Mr Tompkins in Paperback

Front Cover
Cambridge University Press, Mar 26, 1993 - Biography & Autobiography - 185 pages
5 Reviews
Mr Tompkins has become known and loved by many thousands of readers (since his first appearance over fifty years ago) as the bank clerk whose fantastic dreams and adventures lead him into a world inside the atom. George Gamow's classic provides a delightful explanation of the central concepts in modern physics, from atomic structure to relativity, and quantum theory to fusion and fission. Roger Penrose's new foreword introduces Mr Tompkins to a new generation of readers, and reviews his adventures in the light of current developments in physics today.
 

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LibraryThing Review

User Review  - P_S_Patrick - LibraryThing

This is a very readable and amusing book on relativity, the universe, quantum theory, and atomic structure. It is based around the adventures of a character called Mr Tompkins, who is interested in ... Read full review

LibraryThing Review

User Review  - HoraceSPatoot - LibraryThing

I agree with rmckeown (if that's your real name). This book is outdated, and can't have been that good when new. This subject has been treated much more entertainingly and effectively by others ... Read full review

Selected pages

Contents

City Speed Limit
1
The Professors Lecture on Relativity which caused Mr Tompkinss dream
9
Mr Tompkins takes a holiday
19
The Professors Lecture on Curved Space Gravity and the Universe
31
The Pulsating Universe
44
Cosmic Opera
55
Quantum Billiards
65
Quantum Jungles
85
Maxwells Demon
95
The Gay Tribe of Electrons
112
A Part of the Previous Lecture which Mr Tompkins slept through
128
Inside the Nucleus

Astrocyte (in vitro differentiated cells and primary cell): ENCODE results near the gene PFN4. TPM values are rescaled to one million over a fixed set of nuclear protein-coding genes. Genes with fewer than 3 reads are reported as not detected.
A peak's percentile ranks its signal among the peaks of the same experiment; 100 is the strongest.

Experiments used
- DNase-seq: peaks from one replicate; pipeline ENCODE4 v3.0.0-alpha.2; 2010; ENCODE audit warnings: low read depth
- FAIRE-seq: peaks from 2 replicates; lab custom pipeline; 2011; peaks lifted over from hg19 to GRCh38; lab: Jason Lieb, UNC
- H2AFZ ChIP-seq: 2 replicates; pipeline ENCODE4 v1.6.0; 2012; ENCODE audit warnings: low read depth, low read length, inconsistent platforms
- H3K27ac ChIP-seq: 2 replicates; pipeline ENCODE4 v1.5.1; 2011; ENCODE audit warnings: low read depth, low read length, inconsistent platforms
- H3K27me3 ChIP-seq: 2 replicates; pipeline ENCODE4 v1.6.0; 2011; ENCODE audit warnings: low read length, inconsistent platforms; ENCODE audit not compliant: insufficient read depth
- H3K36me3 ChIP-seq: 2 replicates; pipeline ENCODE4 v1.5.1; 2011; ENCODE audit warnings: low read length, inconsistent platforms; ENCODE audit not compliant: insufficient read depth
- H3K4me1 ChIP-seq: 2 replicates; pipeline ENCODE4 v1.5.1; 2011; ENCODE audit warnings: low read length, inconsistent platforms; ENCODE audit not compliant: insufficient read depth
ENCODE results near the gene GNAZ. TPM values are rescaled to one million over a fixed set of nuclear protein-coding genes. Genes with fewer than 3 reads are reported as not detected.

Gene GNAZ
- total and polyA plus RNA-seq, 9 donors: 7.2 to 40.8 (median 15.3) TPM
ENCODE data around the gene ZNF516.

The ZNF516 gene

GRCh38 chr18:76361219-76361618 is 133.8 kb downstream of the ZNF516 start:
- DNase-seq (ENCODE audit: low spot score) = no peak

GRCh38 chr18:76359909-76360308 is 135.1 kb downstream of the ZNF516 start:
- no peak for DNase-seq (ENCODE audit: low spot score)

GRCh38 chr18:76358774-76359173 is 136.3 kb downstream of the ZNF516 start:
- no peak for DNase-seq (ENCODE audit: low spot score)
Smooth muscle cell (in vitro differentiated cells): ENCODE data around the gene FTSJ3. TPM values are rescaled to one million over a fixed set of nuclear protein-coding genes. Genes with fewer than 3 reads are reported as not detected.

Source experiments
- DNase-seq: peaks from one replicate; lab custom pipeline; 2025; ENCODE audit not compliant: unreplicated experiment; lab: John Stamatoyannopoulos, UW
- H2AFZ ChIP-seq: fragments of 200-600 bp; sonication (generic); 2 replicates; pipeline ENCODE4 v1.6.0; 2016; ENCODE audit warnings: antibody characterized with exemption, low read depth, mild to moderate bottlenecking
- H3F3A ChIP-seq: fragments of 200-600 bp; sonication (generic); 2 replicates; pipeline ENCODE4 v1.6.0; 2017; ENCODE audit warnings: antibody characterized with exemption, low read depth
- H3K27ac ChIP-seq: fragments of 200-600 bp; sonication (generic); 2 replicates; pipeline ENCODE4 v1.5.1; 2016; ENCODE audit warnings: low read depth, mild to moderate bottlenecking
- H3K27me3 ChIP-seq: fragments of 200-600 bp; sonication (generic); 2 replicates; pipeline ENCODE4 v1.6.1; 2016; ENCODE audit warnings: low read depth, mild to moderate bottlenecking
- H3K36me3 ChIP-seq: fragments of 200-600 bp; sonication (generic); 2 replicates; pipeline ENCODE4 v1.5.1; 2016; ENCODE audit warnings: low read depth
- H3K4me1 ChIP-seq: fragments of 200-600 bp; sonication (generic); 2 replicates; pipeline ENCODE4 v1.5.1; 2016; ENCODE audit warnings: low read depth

136
The Woodcarver
149
Holes in Nothing
166
Mr Tompkins Tastes a Japanese Meal
177
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About the author (1993)

Born in Odessa, Russia, George Gamow, the son of a teacher, studied at the University of Leningrad, becoming professor of physics in 1931. He emigrated to the United States in 1933 and taught at George Washington University (1934-56) and at the University of Colorado (1956-68). His scientific work covered many fields, mostly related to nuclear physics. In the field of molecular biology, Gamow suggested the triplet mechanism for coding DNA. He and his associate Ralph Alpher developed a detailed model of the early stages of cosmic evolution in the "big bang" theory. Although Gamow's basic assumption that the primordial universe contained only neutrons was incorrect, this assumption stimulated a great deal of subsequent work in cosmology. Gamow wrote 30 popular books on astronomy, physics, and related sciences. In his "Mr. Tompkins" series (one of the most famous), Gamow used the figure of a curious, interested bank clerk as a protagonist for various journeys into quantum physics and gravity. His sense of humor is evident in his books and in his scientific career. For example, one of the key papers on the "big bang" theory is called the alpha-beta-gamma paper. In 1956, UNESCO awarded Gamow the Kalinga Prize for science writing.

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